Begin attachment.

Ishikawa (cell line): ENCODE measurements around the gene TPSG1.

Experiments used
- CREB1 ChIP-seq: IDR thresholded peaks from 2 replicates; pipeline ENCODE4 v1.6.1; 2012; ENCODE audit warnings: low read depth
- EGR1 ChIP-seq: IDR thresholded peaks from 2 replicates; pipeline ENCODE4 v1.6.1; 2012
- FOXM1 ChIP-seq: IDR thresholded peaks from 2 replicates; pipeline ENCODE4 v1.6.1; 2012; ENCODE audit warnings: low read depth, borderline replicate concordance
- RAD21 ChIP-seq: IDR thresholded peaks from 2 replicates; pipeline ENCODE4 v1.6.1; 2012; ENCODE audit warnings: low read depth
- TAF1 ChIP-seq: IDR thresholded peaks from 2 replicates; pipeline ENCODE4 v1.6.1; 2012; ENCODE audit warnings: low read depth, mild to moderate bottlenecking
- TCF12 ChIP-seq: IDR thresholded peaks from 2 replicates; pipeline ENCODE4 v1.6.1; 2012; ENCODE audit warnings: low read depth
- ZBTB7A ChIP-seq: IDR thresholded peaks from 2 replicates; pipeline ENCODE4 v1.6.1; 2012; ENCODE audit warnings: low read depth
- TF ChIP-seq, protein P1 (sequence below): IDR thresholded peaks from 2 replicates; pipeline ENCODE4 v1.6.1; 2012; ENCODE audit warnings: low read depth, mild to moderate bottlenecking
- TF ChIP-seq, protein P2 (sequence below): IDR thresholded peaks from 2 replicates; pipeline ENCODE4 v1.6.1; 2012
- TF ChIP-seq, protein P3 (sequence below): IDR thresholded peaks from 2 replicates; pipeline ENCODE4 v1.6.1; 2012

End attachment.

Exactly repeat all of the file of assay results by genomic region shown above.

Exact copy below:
Ishikawa (cell line): ENCODE measurements around the gene TPSG1.

Experiments used
- CREB1 ChIP-seq: IDR thresholded peaks from 2 replicates; pipeline ENCODE4 v1.6.1; 2012; ENCODE audit warnings: low read depth
- EGR1 ChIP-seq: IDR thresholded peaks from 2 replicates; pipeline ENCODE4 v1.6.1; 2012
- FOXM1 ChIP-seq: IDR thresholded peaks from 2 replicates; pipeline ENCODE4 v1.6.1; 2012; ENCODE audit warnings: low read depth, borderline replicate concordance
- RAD21 ChIP-seq: IDR thresholded peaks from 2 replicates; pipeline ENCODE4 v1.6.1; 2012; ENCODE audit warnings: low read depth
- TAF1 ChIP-seq: IDR thresholded peaks from 2 replicates; pipeline ENCODE4 v1.6.1; 2012; ENCODE audit warnings: low read depth, mild to moderate bottlenecking
- TCF12 ChIP-seq: IDR thresholded peaks from 2 replicates; pipeline ENCODE4 v1.6.1; 2012; ENCODE audit warnings: low read depth
- ZBTB7A ChIP-seq: IDR thresholded peaks from 2 replicates; pipeline ENCODE4 v1.6.1; 2012; ENCODE audit warnings: low read depth
- TF ChIP-seq, protein P1 (sequence below): IDR thresholded peaks from 2 replicates; pipeline ENCODE4 v1.6.1; 2012; ENCODE audit warnings: low read depth, mild to moderate bottlenecking
- TF ChIP-seq, protein P2 (sequence below): IDR thresholded peaks from 2 replicates; pipeline ENCODE4 v1.6.1; 2012
- TF ChIP-seq, protein P3 (sequence below): IDR thresholded peaks from 2 replicates; pipeline ENCODE4 v1.6.1; 2012